Resurrection Drums is a percussionist’s dream.
Located in Hollywood, Florida, the business has become “the largest drums-only store in the United States,” even forging an informal partnership with the Frost School of Music that has lasted 25 years.
In the words of Steve Rucker, head of jazz drums at the Frost School of Music and former drummer for the Bee Gees: “In order to really experience the place, you have to set aside the day. You know, hang out with the dog, check out some gear, talk to Jeff.”
Rez Drums, as many call it, is the product of three decades of craftsmanship and perseverance.
“Rez Drums started at a warehouse in 1983. It was a drummer and his carpenter brother-in-law resurrecting drums,” said owner Jeff Lee.
“Incidentally, the first owner was a born again Christian,” general manager Evan Kline said of the store’s name.
Now very successful, the business undeniably came from humble beginnings. The original owners were evicted from their warehouse by the state of Florida and later opened up locations across South Florida before finally settling in Hollywood.
At the time, Lee was not yet involved. But over 10 years before he took over Rez Drums, his zeal for all things drum related led him to Steve Rucker.
“I knew about the U, so I just went down there and knocked down doors until I met Steve and said, ‘Dude, let me just pay you to study privately because I wanna get better.’” Lee said.
Lee also recalled how he originally got started working in the store, saying, “I started teaching here in 1989. I started working the floor after a while because I knew everybody that came in the door.”
“Jeff and I obviously go way back,” Rucker added. “Because he’s this enormous Canes fan, Jeff told me ‘Anybody who comes into town and wants drums or equipment, come on in, and I’ll give them the big discount.'”
He even remembered his disbelief when Lee once turned away a Gator Cases sales representative because of UM’s rivalry with the Florida Gators.
As the store develops, Lee said he believes that there is a fundamental difference between Rez Drums and the Guitar Centers of the world: the employees.
“The kids there don’t have the knowledge we have,” he said. “I’ve been playing since I was six, and I just turned 60.” Lee added that while many of his employees have been working with drums for years, chain stores have a high turnover rate and employees who are less committed and experienced.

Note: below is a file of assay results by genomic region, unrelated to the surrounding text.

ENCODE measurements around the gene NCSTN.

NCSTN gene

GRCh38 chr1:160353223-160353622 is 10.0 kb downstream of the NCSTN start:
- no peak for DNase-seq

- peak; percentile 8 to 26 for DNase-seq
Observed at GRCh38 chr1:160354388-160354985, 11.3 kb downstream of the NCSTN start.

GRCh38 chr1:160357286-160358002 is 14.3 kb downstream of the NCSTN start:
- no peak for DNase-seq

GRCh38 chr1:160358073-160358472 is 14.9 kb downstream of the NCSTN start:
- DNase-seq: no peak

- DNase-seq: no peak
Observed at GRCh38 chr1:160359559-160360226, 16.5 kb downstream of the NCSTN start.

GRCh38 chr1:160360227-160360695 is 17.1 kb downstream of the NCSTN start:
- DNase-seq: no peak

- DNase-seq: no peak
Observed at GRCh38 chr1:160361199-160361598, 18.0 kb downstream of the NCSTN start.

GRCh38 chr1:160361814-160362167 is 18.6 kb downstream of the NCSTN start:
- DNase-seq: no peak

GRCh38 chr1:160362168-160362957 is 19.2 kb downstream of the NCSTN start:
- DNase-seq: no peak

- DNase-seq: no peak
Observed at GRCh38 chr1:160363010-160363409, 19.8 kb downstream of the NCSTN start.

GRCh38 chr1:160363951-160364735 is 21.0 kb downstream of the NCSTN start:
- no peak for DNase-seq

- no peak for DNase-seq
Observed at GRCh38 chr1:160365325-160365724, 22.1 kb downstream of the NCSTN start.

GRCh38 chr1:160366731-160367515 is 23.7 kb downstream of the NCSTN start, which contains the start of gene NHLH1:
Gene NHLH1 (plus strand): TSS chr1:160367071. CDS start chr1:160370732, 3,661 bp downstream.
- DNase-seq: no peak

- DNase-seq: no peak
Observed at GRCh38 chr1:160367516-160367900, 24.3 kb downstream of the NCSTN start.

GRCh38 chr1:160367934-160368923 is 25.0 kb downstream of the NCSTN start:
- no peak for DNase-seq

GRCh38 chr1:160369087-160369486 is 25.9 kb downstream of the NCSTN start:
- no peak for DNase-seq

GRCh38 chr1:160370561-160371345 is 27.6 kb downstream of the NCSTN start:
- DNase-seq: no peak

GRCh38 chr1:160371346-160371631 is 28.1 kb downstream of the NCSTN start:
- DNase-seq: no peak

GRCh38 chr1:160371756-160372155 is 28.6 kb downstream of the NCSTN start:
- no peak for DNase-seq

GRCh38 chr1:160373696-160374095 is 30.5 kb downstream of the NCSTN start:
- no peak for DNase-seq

One of Rez Drum’s biggest distinctions is “the shop” they have on site, where Lee and the crew regularly hand make drums available for purchase. Now, after owning the store for more than 20 years, the level of craftsmanship is higher than ever. Rez Drums is authorized by multiple international manufacturers to hand-build drum sets for them, including one kit which Shannon Leto took on tour with rock group Thirty Seconds to Mars.
“They know their reputation is at stake and that we do exceptional work,” Lee said of Sonor, the company that asked Rez Drums to build the kit. “That kit was gonna be heard by a million people, so Sonor wants that drum set to sound amazing.”
Unfortunately, though Rez Drums has serviced many high profile clients and hosted guest clinicians like Styx drummer Todd Sucherman– as is the case with many small businesses– the store has not always prospered.
“This is not a wealth making job,” Kline said.
Together, he and Lee have observed drastic shifts in the industry, many of which have been a result of technology.
“It’s destroyed the business model,” Kline said. “Instead of encouraging and motivating and exciting people to go out to music stores and check stuff, it’s like, ‘Oh, I’ll just sit on my iPad and check it out online.'”
But in the face of that adversity, the tight-knit drumming community has allowed Rez Drums to survive for so long.
“There’s a culture here,” Kline said. “It doesn’t matter who you are, where you’re from, what you love, what you look like, everyone can be themselves here.”
In that way, the store continues to offer each and every drummer who comes through Frost a sense of purpose and community.
“We give you the right tools, so your art can get across the way you want it to get across,” Lee said, adding that those tools are often what separates the elite drummers from the average ones.
He explained how this dynamic plays out in real world auditions: “Two drummers, we can come in, we can both play just as good. You can have a drum set that’s dialed in that has just the sounds you want, and mine, I could not really know what I’m doing, and you’re gonna get hired.”
At the end of the day, their business model remains dependent on individual relationships.
“It’s so important to create a community and make people aware,” Lee said.
That personal connection is exactly what’s kept Kline coming back to the store for 25 years.
“Jeff is like my older brother, and he’s a beast of a player,” he said. “I’ve got mad respect for him, working with him for 25 years.”